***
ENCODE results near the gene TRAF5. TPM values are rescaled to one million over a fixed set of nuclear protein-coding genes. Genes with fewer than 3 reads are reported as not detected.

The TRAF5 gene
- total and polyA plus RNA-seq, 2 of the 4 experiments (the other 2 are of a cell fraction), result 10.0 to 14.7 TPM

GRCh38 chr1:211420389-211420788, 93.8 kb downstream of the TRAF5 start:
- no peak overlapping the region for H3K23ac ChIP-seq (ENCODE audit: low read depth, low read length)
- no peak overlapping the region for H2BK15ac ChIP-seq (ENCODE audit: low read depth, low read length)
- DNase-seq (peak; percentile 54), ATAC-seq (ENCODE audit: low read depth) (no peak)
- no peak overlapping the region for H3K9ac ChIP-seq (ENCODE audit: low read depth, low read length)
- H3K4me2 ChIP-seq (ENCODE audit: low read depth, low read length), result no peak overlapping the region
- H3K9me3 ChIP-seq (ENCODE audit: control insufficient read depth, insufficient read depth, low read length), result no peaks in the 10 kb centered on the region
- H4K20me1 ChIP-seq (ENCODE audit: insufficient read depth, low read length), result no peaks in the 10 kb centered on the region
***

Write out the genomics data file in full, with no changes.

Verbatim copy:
ENCODE results near the gene TRAF5. TPM values are rescaled to one million over a fixed set of nuclear protein-coding genes. Genes with fewer than 3 reads are reported as not detected.

The TRAF5 gene
- total and polyA plus RNA-seq, 2 of the 4 experiments (the other 2 are of a cell fraction), result 10.0 to 14.7 TPM

GRCh38 chr1:211420389-211420788, 93.8 kb downstream of the TRAF5 start:
- no peak overlapping the region for H3K23ac ChIP-seq (ENCODE audit: low read depth, low read length)
- no peak overlapping the region for H2BK15ac ChIP-seq (ENCODE audit: low read depth, low read length)
- DNase-seq (peak; percentile 54), ATAC-seq (ENCODE audit: low read depth) (no peak)
- no peak overlapping the region for H3K9ac ChIP-seq (ENCODE audit: low read depth, low read length)
- H3K4me2 ChIP-seq (ENCODE audit: low read depth, low read length), result no peak overlapping the region
- H3K9me3 ChIP-seq (ENCODE audit: control insufficient read depth, insufficient read depth, low read length), result no peaks in the 10 kb centered on the region
- H4K20me1 ChIP-seq (ENCODE audit: insufficient read depth, low read length), result no peaks in the 10 kb centered on the region